Sunday, January 17th, 2021

Do You Have Free Advice Syndrome?

By Deborah Kimmett on Jun 27 2011 • Filed under Balance

When to give free business advice (Photo)

Recently, I went in for some medical tests because Merle told me I was suffering from high-blood pressure. Merle isn’t a doctor or anything. But her sister is. So she thinks she can give advice by proxy. Like medical expertise is inherited. I don’t know if I believed her.

I guess it’s because we are suffering from Free Advice Syndrome. (F.A.S. I called it so I could register it as a charitable organization. ) We’ve read the book, listened to the C.D, seen it on Oprah, and we love to jump in and give our two-cents worth (that’s the actual market value of the pearls of wisdom, too) whether we know anything about the subject or not.

A friend of mine gave me some advice. Before you jump in with your opinion, you should ask yourself two questions.

1. Did they ask for advice?

2. Did they ask you for advice?

Of course, I never asked for his opinion, so he broke his own rule, but you get the drift. For instance, when your wife says, “Why am I such a jerk?” maybe she doesn’t really want you to answer. Maybe she’s thinking out loud. I had to learn to keep my opinions to myself, the hard way.

When my daughter Laurel was around four years old, she asked me whether I believed in the Easter Bunny. I got complicated. I told her that I believed in the bunny in a metaphoric way, that perhaps he was a fertility symbol from Pagan times and his need to give chocolate to children was the only way he could show love. The hole I dug got deeper and more convoluted, and then she turned to me with her hands on her hips annoyed and said, “Mom it was just an “ertorical" question.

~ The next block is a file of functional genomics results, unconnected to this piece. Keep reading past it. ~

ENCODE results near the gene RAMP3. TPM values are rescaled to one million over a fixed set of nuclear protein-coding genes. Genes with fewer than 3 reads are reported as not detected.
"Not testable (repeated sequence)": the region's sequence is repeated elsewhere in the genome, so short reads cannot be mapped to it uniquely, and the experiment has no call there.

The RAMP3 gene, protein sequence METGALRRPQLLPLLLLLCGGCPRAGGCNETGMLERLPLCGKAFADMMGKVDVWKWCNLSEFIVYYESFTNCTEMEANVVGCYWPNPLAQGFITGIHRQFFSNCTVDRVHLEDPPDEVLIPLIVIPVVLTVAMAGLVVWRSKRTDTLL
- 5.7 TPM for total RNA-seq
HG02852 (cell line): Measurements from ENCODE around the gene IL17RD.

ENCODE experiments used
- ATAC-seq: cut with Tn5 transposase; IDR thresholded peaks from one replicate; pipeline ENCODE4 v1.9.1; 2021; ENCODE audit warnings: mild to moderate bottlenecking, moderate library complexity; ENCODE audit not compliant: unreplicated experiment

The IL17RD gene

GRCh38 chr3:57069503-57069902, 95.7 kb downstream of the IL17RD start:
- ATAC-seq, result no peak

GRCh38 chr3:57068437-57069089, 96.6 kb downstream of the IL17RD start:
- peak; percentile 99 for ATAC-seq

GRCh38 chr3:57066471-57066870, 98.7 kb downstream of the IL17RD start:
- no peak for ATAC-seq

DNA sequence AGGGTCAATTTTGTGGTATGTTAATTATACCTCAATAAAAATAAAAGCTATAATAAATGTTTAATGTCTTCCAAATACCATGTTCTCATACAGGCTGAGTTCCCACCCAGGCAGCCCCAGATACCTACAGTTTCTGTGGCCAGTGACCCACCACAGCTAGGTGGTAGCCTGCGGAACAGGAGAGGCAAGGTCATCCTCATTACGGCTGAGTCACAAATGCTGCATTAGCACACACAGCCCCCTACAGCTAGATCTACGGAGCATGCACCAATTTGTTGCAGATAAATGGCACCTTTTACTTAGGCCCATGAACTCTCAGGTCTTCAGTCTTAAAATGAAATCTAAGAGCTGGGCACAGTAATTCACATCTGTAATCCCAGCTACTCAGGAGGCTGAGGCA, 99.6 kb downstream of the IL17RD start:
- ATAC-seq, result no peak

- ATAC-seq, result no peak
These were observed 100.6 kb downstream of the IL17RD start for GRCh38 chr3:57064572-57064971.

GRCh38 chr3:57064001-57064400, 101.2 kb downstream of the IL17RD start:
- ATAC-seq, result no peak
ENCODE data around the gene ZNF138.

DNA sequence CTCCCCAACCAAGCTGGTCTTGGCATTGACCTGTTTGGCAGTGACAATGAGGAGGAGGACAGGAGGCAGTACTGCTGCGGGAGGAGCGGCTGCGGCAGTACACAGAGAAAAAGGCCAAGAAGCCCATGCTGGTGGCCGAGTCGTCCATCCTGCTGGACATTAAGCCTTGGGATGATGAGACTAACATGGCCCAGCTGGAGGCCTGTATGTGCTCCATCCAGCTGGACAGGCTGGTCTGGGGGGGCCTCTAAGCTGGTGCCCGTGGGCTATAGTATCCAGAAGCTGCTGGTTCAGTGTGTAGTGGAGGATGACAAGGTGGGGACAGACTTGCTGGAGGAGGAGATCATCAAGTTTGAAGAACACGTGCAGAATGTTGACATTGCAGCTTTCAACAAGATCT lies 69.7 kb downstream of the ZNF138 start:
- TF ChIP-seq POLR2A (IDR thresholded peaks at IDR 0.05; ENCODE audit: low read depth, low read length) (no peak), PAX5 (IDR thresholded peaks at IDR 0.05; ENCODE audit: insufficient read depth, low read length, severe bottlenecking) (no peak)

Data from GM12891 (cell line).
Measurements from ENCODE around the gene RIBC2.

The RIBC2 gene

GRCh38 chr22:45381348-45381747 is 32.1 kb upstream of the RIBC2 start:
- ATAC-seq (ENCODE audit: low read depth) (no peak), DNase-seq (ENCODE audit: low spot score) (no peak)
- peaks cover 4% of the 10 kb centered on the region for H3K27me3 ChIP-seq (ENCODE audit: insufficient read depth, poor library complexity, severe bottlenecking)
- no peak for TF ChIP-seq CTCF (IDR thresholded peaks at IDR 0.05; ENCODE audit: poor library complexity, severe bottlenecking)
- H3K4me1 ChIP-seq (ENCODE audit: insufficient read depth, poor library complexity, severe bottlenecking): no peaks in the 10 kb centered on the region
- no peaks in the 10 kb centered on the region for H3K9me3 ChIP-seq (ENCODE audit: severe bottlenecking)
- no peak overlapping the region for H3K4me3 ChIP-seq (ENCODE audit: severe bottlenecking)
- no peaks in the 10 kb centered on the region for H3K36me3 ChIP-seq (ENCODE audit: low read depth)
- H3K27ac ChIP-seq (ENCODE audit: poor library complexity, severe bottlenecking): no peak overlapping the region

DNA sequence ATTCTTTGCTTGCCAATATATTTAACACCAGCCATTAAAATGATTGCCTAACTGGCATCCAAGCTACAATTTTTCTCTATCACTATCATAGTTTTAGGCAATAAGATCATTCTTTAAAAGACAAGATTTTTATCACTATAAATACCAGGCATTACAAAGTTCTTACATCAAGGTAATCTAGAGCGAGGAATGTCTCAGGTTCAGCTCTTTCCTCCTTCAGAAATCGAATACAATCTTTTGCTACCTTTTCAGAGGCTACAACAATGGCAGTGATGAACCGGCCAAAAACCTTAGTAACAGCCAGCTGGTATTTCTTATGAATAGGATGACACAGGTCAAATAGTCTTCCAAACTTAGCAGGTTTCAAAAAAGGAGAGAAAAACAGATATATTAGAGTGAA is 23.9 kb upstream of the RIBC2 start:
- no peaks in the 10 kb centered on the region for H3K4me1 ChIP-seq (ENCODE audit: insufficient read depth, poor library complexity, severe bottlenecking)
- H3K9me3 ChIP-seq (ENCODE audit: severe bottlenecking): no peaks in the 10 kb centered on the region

This free advice has to be stopped now, because we are an aging population. And as you age, your bad habits only become worse. That means there will be more of us with a lot of time on our hands thinking we know what’s wrong with everybody else. Packs of us will be huddled together in the common room at the nursing home, dispensing advice on how to cure bunions and cancer. I’m planning to go deaf, myself.

It will be horrible: annoying advice-giving do-gooders, showing up at my deathbed with banana bread, telling me to go to the light. I swear if they do this I will sit up and with my second final breath ask them, why don’t you go to the light if you’re in such a hurry?”

And if they get offended, I’ll just say, “Hey, it was just an ertorical question.”

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